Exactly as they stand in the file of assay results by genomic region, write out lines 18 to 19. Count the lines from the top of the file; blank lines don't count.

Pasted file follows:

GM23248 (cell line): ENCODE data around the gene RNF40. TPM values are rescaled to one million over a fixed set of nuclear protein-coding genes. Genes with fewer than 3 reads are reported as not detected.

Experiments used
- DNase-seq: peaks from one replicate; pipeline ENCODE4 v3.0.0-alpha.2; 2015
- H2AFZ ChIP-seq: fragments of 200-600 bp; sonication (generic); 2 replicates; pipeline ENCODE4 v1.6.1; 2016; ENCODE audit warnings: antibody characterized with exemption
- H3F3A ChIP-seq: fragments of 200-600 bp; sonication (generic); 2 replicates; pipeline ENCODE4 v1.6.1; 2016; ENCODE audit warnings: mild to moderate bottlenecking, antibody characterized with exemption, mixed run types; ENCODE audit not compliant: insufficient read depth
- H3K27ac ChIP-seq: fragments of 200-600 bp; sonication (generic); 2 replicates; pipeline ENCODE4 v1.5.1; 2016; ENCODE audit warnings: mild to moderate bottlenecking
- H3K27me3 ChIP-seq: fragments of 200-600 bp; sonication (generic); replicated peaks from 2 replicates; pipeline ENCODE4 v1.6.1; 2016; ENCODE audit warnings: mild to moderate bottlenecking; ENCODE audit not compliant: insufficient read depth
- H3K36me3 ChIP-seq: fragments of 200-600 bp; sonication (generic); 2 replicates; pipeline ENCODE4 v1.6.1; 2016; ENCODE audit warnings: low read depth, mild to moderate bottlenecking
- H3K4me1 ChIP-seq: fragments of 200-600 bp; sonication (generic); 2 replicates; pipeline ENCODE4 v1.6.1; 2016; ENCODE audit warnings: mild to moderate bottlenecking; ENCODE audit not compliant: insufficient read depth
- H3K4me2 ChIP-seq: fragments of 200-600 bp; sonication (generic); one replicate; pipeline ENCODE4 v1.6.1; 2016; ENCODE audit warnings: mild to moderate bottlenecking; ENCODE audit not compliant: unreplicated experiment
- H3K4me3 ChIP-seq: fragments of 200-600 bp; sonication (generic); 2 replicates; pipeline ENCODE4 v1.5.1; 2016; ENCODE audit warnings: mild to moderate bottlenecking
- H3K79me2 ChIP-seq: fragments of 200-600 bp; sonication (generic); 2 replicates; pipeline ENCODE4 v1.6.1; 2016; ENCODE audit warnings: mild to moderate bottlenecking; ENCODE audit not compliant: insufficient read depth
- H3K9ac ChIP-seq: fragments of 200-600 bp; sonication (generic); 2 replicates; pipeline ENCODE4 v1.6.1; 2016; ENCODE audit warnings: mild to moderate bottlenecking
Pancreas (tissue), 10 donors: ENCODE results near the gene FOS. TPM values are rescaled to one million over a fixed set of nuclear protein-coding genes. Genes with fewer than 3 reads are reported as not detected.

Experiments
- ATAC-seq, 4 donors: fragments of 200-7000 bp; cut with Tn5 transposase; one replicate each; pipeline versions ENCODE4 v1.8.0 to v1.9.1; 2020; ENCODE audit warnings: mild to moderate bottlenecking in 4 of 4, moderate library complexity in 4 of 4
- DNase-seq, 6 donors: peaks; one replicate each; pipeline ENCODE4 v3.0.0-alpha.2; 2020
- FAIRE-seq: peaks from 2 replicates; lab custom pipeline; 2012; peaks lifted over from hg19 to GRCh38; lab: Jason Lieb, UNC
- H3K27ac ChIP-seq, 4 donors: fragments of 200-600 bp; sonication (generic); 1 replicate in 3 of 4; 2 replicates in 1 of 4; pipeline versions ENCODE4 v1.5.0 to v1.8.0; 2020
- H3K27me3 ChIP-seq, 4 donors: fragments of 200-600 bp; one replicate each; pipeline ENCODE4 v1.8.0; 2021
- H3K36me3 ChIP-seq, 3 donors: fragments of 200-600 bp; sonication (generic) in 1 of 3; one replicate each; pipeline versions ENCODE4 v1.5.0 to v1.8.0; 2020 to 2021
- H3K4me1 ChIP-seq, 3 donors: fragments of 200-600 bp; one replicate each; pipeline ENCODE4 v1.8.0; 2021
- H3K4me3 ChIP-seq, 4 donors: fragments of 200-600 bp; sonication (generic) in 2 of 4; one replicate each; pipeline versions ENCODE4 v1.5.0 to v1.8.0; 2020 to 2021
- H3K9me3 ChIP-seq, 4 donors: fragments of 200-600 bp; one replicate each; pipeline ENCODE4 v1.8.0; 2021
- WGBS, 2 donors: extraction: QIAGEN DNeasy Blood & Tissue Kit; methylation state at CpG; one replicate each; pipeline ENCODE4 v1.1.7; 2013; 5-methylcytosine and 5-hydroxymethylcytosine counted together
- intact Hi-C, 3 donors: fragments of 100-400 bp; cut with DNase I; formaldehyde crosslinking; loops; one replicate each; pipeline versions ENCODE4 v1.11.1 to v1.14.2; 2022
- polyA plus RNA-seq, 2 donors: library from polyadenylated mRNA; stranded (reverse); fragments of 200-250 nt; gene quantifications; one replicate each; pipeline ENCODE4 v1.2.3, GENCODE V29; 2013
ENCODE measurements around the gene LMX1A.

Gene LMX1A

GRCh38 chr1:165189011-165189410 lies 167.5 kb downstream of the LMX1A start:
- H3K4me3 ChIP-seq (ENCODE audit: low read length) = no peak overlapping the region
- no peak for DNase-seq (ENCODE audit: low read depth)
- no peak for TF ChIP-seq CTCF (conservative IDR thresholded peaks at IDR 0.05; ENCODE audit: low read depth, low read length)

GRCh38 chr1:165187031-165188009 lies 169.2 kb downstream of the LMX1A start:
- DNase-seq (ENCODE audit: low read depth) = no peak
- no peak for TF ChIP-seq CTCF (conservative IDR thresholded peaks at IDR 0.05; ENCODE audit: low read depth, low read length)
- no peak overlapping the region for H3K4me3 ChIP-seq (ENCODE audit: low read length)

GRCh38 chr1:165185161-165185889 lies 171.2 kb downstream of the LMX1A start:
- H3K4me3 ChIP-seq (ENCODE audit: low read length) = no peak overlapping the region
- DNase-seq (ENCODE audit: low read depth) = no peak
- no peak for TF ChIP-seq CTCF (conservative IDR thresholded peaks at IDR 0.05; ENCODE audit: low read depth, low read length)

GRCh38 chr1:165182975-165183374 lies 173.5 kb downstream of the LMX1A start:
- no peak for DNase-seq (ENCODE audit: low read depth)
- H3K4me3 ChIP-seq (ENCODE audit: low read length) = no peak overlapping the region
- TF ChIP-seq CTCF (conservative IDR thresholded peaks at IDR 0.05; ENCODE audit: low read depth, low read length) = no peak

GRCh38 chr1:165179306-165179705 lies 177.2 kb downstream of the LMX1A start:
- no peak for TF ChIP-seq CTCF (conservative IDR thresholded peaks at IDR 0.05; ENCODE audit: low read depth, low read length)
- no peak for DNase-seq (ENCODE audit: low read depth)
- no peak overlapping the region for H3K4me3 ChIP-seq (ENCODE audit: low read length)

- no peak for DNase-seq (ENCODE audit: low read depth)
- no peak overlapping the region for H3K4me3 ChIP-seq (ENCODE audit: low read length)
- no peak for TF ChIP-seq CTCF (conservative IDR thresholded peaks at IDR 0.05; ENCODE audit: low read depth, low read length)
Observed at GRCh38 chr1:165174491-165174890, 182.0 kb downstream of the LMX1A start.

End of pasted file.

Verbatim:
- FAIRE-seq: peaks from 2 replicates; lab custom pipeline; 2012; peaks lifted over from hg19 to GRCh38; lab: Jason Lieb, UNC
- H3K27ac ChIP-seq, 4 donors: fragments of 200-600 bp; sonication (generic); 1 replicate in 3 of 4; 2 replicates in 1 of 4; pipeline versions ENCODE4 v1.5.0 to v1.8.0; 2020